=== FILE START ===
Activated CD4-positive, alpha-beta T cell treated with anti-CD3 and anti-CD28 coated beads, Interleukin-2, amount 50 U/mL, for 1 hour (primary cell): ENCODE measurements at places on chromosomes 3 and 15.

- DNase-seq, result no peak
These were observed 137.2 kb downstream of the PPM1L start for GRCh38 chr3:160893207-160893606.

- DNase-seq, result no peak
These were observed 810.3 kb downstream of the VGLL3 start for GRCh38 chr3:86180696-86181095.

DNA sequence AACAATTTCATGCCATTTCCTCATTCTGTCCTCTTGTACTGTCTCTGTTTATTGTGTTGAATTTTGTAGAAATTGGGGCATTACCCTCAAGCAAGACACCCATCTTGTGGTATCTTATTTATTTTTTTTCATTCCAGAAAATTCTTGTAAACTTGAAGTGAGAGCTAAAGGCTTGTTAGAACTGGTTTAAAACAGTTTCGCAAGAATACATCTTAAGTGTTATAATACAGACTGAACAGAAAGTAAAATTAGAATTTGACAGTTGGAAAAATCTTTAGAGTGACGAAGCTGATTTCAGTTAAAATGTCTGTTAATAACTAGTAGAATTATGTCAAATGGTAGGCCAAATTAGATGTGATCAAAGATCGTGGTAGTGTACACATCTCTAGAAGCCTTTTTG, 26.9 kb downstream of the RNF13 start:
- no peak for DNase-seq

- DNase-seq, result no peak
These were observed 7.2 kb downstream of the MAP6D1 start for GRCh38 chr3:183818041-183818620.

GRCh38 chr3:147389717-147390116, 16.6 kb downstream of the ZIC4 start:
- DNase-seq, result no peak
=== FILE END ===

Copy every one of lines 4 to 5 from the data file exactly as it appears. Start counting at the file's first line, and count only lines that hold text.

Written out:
- DNase-seq, result no peak
These were observed 810.3 kb downstream of the VGLL3 start for GRCh38 chr3:86180696-86181095.